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De Couto attacks ‘misleading’ health insurance rate claim

On the record: Douglas De Couto, the Shadow Minister of Finance (File photograph)

The One Bermuda Alliance has dismissed a claim that it does not support a government decision to freeze health insurance rates.

The dispute echoed a war of words over the Government Loans Amendment Act, passed in March.

The legislation allows the Government’s Sinking Fund to provide monies to other public funds if, in the opinion of the finance minister, they would not be required to fund budget deficits.

Under the law, a surplus in the fund, which took on money borrowed for emergency support during the Covid-19 pandemic, left $30 million to be transferred to the Mutual Reinsurance Fund for healthcare and $10 million to pay for more affordable homes.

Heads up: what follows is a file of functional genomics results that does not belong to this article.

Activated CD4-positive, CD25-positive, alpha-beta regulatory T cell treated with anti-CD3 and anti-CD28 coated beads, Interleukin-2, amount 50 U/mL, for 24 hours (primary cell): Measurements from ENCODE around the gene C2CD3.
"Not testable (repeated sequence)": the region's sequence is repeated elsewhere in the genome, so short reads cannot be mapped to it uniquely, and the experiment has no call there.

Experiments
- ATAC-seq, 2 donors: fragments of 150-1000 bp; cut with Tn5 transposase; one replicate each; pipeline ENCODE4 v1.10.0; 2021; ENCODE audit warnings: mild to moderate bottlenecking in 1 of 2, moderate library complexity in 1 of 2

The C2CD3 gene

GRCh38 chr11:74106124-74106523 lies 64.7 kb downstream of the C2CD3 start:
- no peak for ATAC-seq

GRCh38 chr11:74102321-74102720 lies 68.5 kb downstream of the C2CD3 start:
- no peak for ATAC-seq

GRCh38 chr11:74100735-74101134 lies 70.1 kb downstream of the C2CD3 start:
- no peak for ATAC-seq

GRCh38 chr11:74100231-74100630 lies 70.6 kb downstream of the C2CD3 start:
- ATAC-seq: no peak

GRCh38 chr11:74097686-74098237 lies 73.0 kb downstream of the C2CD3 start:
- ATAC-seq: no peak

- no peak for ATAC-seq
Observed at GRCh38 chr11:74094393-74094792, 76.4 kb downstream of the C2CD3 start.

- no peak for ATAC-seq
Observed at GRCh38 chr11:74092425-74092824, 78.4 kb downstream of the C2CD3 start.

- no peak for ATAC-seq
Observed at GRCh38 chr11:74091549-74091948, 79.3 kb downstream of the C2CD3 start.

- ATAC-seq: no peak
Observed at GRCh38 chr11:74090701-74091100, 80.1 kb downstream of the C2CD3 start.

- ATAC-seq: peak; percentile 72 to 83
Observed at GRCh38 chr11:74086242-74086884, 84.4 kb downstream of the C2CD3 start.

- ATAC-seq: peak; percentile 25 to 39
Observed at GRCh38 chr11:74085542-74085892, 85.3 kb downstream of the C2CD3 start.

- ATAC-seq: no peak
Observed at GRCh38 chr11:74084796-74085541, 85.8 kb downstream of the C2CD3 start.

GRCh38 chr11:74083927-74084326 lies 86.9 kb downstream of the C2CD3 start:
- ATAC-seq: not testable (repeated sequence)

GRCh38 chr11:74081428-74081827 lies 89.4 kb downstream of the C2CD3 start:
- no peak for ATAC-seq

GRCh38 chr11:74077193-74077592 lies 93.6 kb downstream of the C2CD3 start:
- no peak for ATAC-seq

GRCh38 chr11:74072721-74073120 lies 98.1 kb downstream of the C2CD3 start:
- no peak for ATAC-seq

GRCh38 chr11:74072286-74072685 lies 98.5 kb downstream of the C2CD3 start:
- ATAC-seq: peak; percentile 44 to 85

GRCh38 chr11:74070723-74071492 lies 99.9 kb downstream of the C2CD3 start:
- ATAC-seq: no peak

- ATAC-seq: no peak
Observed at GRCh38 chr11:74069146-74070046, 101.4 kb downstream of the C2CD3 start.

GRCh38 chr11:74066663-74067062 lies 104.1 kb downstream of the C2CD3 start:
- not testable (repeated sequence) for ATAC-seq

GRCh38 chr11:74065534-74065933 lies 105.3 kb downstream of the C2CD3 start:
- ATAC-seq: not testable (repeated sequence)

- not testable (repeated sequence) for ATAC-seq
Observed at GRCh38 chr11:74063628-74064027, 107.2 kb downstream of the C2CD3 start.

The Opposition has subsequently insisted its criticism of the Bill did not equate to opposing either a health rate freeze or support for affordable housing.

Christopher Famous, a government MP and columnist, in a March 22 article in The Royal Gazette, accused the OBA of trying to block “further needed investment in our people” by voting against the Bill.

Jarion Richardson, the Leader of the Opposition, responded that the Opposition was against using funds earmarked to cover government spending.

Mr Richardson also highlighted that the legislation did not specify what the money would be spent on, and that the use of the funds did not have to be reported to Parliament.

The dispute resurfaced in comments last week from the Ministry of Health, when it was maintained that a freeze in the Standard Premium Rate for the third consecutive year was not backed by the Opposition.